I wrapped up A Wild Sheep Chase on Saturday night, ensconsed amongst kittens. Loved it to the very end. I fell asleep about 25 pages from the finish, though, and had wild nightmares about the significance of what was happening in the storyline right at that time, then awoke to find my skull resounding with one of the more unusual pseudonyms used by a regular Unfogged commentor. I can’t even remember anything about them except their pseudonym, but in the dream their pseudonym itself held some terrible portent. Odd. That’s the kind of thing A Wild Sheep Chase can do to you.

Immediately started in on Raymond Chandler’s The Long Goodbye, the first of the Marlowe novels proper that I’ve read (I’ve read a graphic novel adaptation of some of the stories, though). Here’s the thing: if I loved AWSC for its snappy dialogue, holy crap. I had no idea. Chandler makes every word count. Everyone in Marlowe’s Los Angeles is smart, everyone is direct, everyone has an angle, everyone has a snappy comeback. Yeah, the roots of every noir-detective-story comedic knock-off are there and proudly on display, but the writing simply crackles. You can hear the dialogue snapping in the breeze, and the story itself is highly entertaining.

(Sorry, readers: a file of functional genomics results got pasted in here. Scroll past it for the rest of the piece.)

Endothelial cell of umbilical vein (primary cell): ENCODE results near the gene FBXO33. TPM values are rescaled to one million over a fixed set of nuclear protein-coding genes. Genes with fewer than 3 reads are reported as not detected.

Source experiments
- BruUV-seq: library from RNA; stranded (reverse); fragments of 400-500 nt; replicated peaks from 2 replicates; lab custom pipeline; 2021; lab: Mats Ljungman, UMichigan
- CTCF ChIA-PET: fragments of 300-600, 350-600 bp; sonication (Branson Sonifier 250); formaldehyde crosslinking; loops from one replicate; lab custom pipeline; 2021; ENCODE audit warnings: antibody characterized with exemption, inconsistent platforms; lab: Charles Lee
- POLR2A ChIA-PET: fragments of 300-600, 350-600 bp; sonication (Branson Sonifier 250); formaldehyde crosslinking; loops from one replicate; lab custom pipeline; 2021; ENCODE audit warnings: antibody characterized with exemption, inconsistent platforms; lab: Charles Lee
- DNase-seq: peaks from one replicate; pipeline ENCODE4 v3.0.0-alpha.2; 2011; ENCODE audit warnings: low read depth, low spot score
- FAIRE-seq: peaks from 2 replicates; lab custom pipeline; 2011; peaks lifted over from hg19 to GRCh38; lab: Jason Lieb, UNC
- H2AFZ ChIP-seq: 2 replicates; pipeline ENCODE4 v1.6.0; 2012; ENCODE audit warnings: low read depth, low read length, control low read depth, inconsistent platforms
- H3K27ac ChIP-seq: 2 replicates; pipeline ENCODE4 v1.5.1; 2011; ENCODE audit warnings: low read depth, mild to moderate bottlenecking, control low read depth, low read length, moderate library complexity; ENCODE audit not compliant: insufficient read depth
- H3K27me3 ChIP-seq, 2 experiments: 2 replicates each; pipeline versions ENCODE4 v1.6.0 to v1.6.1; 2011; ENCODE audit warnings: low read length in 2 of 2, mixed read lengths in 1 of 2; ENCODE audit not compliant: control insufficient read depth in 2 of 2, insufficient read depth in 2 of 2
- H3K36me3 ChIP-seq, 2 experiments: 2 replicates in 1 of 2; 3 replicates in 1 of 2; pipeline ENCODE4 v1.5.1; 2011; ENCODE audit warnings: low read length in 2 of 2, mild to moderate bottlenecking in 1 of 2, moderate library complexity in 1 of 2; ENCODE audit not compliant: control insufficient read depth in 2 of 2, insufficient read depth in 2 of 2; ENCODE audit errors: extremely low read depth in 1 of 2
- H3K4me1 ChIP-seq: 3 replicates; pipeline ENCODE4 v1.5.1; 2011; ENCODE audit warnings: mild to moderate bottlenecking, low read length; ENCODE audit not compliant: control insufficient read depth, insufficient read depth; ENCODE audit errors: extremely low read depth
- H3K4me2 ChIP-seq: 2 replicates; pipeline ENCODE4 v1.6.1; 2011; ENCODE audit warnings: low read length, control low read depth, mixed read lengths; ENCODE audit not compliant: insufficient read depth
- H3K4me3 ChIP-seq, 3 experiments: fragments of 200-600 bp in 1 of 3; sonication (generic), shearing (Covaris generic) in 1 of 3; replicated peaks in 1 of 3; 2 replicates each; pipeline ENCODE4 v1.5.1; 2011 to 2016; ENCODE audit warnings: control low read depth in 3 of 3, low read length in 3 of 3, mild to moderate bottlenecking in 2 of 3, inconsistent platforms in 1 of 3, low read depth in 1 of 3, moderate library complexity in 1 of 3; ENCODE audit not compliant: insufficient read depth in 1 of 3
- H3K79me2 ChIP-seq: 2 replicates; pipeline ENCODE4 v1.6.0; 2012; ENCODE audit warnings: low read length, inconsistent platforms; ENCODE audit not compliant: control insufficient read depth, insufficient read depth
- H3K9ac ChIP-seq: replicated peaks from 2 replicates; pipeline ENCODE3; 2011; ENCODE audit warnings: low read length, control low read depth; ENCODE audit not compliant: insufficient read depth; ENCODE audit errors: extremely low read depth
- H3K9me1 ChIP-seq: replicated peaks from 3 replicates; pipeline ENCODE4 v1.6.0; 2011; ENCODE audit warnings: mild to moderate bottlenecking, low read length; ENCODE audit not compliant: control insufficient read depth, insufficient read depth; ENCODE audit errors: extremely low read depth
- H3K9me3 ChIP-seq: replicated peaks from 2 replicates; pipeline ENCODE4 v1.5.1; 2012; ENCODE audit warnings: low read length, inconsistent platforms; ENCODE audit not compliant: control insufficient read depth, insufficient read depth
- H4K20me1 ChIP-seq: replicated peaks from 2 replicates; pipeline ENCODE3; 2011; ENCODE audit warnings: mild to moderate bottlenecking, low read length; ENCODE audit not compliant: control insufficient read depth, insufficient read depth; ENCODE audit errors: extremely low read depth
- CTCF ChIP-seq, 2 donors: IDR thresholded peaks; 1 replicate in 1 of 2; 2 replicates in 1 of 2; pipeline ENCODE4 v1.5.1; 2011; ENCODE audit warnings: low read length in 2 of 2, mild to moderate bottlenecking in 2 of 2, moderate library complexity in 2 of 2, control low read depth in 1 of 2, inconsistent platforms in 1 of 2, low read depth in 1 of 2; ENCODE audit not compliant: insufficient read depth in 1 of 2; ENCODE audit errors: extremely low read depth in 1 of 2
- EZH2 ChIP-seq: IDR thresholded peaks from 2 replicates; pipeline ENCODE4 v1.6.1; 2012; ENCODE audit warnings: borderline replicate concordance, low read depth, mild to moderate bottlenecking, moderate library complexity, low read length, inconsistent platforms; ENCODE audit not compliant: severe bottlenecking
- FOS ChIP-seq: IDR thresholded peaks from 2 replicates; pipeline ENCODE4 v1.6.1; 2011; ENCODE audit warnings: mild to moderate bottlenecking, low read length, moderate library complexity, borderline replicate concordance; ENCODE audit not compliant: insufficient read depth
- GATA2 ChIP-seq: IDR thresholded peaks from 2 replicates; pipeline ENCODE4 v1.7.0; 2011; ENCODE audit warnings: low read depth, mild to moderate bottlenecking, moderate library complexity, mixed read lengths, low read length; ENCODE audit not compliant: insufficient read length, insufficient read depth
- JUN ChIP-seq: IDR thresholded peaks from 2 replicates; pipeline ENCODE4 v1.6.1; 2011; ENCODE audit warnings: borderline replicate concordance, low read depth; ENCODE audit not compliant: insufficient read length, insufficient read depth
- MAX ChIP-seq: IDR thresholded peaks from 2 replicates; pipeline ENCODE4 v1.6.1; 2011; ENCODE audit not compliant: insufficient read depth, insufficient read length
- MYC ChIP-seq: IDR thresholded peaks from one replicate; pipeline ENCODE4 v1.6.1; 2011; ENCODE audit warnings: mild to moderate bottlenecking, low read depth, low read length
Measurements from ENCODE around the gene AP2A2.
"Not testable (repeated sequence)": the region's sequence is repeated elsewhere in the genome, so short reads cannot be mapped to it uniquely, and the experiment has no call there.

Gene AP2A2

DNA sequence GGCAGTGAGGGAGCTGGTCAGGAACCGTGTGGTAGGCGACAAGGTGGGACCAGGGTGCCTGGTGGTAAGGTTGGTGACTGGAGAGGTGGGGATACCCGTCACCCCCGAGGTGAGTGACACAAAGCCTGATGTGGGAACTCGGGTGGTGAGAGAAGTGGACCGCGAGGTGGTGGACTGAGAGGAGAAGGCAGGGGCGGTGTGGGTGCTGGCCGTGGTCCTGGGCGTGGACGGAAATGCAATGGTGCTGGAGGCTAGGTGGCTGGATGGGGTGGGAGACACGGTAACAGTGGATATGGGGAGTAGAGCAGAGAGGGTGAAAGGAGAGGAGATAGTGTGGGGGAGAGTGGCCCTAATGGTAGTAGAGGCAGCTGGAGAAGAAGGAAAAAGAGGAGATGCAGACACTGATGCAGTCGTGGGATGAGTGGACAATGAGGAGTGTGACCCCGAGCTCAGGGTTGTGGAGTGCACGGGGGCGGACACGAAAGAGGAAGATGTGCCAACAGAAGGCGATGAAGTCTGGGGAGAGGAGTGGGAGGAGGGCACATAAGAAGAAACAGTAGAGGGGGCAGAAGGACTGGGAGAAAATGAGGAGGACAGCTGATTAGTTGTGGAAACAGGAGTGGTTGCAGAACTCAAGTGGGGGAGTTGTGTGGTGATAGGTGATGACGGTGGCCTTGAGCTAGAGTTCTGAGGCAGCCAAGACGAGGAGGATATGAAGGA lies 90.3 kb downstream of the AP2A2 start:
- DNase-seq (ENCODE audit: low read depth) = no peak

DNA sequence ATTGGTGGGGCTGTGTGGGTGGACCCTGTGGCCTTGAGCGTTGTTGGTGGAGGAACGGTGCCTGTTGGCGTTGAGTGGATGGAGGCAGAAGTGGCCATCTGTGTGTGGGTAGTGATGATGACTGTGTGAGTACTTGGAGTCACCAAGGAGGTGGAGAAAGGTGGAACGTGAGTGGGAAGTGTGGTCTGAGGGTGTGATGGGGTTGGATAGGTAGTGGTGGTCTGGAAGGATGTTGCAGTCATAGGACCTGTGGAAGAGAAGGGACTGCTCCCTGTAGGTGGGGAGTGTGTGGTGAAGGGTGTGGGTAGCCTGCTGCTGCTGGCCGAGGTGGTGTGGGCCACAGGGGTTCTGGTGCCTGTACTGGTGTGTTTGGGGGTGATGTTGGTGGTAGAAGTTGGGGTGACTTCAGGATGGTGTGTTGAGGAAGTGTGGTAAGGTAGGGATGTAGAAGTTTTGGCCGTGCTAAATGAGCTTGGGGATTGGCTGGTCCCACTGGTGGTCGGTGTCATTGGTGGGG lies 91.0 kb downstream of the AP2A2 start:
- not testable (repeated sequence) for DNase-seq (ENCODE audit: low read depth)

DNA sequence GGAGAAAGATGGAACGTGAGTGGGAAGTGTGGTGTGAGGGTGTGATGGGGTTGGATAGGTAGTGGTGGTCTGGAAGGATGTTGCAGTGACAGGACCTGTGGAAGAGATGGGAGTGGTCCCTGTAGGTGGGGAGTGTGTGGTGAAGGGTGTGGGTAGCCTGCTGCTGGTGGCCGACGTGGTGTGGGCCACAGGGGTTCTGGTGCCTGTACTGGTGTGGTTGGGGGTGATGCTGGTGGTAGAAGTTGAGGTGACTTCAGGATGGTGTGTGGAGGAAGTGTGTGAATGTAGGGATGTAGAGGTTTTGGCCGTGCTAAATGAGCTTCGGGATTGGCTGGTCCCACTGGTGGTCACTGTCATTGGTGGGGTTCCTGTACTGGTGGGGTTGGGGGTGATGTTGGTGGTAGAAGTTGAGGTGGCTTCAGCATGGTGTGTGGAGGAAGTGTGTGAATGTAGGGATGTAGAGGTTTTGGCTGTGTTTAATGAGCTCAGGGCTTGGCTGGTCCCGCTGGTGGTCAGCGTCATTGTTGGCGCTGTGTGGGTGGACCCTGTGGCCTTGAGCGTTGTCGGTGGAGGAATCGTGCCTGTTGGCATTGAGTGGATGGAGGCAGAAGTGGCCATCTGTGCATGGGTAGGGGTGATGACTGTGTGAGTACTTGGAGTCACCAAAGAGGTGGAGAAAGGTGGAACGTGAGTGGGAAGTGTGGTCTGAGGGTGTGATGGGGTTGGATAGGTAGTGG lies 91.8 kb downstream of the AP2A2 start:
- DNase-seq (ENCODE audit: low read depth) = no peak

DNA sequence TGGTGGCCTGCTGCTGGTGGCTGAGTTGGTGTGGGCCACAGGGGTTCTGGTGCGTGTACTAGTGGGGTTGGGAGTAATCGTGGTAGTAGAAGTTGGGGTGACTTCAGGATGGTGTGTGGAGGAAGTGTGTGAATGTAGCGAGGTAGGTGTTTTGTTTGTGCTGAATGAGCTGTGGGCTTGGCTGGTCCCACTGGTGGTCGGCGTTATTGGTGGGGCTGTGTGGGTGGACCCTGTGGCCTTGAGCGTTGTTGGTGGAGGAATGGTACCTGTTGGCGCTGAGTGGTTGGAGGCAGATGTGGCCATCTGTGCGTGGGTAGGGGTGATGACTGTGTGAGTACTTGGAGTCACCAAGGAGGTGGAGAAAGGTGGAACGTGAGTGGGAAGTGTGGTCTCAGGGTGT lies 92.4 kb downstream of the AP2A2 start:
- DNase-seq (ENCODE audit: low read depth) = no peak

Biggest surprise so far? That a book written in 1953 would have at least three four gay or bisexual characters in it, none of whom are condemned by the main character for being who they are. He doesn’t exactly stage a pride parade for them, but he doesn’t wax poetic about how squicky they are, either. And, as a bonus, they’re all allowed to be just as tough as anyone else in a book filled with tough types.